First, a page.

Consistently and proactively centrally applied file encryption is a big step toward achieving Zero Trust Data Security.

 

2. Control Data-In-Use

Insider threats expose a major gap in DLP solutions. It’s the poster child example for implicit trust that Zero Trust looks to eliminate.

With DLP, once a verified user gains access to the file, it’s a free pass to use corporate sensitive data. Users can copy, cut, and paste sensitive data into new file formats; share the data across multiple collaboration applications; and store and print sensitive files on personal (BYOD) devices.

DLP binary actions, full or no access, are no longer enough. Zero Trust principles are based on a continuous, explicit risk assessment that takes a least-privilege approach to access and use. It considers the sensitivity of the data and the context in which it’s being used.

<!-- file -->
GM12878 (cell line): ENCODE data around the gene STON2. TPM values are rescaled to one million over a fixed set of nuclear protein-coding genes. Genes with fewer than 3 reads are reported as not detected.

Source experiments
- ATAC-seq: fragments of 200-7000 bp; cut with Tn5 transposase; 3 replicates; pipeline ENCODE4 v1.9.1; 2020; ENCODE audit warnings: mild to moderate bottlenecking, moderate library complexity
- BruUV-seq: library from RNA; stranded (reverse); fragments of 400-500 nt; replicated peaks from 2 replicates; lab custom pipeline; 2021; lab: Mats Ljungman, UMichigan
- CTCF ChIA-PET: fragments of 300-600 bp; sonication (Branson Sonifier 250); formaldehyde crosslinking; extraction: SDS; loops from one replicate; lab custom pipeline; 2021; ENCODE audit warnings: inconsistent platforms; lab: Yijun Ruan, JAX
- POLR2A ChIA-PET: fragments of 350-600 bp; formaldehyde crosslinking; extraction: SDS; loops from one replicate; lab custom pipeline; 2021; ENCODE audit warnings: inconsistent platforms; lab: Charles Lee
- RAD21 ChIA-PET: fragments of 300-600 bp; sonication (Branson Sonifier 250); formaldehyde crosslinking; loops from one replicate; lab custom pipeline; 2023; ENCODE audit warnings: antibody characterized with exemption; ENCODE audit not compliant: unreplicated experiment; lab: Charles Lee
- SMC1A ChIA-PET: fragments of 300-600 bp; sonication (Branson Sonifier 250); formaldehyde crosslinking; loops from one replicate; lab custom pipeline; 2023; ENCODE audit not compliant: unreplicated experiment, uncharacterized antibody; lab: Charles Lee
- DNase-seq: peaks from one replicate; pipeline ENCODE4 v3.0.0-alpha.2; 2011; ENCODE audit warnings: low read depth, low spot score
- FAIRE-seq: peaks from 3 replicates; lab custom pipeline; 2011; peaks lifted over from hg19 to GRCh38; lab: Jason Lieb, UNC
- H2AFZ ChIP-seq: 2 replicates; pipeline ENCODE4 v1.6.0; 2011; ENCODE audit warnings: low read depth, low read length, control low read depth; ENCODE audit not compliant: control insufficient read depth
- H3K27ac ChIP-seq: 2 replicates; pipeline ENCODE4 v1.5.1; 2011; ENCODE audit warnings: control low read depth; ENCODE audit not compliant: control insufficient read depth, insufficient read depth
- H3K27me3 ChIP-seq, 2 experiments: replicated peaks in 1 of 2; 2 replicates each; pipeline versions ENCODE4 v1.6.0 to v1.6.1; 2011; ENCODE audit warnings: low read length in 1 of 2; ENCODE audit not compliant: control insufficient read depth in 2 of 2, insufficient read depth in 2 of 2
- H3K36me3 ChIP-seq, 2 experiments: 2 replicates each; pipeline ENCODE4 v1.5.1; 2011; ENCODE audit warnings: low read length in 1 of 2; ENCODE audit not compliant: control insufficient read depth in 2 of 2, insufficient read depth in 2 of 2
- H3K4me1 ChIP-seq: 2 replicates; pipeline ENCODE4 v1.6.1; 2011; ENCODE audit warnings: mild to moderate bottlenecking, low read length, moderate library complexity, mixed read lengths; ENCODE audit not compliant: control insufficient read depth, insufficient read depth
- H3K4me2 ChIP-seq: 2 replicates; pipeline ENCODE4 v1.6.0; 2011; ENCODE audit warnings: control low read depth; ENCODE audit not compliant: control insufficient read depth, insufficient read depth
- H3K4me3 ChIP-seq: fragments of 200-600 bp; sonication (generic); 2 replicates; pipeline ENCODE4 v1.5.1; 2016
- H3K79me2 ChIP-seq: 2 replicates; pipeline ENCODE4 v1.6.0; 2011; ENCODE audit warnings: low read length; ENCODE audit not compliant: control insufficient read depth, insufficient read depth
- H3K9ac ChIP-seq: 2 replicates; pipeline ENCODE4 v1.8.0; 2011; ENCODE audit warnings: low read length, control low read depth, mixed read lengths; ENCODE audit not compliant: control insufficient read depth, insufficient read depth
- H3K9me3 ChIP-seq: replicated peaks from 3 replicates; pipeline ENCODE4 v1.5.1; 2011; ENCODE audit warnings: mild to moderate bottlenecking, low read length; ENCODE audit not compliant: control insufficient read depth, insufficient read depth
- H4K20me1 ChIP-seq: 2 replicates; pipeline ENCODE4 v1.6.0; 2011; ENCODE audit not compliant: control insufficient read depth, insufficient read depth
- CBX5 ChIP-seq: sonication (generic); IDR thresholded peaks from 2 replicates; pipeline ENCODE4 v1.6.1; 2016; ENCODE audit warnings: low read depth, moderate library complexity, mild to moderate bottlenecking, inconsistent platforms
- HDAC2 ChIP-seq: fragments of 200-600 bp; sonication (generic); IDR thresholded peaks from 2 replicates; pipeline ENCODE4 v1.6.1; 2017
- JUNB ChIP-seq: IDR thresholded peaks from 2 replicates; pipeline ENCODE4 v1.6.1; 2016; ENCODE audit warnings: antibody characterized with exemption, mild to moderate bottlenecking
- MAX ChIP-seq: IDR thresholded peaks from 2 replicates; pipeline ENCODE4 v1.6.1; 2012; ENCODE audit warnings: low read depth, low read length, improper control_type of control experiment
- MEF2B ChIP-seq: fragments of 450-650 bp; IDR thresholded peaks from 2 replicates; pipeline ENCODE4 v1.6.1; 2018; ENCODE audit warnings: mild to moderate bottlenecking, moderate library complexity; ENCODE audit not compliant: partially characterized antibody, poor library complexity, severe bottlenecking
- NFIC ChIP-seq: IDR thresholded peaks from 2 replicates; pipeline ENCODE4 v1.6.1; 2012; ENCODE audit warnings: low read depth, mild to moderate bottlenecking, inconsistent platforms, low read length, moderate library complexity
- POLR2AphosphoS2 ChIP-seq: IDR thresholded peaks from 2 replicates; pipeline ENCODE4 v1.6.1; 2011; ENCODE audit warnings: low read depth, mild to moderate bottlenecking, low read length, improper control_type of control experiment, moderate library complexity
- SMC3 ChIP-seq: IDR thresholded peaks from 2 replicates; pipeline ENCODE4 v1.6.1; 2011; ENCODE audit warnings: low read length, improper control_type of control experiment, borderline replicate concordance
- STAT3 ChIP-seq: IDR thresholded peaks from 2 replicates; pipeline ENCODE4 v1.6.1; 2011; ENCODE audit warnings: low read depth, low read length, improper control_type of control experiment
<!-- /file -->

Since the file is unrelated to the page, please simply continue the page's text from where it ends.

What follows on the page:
Zero Trust Data Security requires the availability of a broader range of file permissions to control data-in-use. For example, a user that only needs to read a document should be restricted from extracting or sharing the data. Allowing a user to edit a file, but restricting copy or print, are other examples of granular document controls. Disabling screen sharing when displaying sensitive data, and print watermarking are other necessary capabilities in a Zero Trust world.

Upgrading DLP with granular document rights controls provides the data-in-use options that enable Zero Trust Data Security.

 

3. Monitoring Depends on Visibility

The ability to continuously monitor data activities so you can make explicit decisions each time someone tries to access sensitive files is central to a Zero Trust approach. How you use data, how it moves about, and what users do with it is an essential input to an explicit model.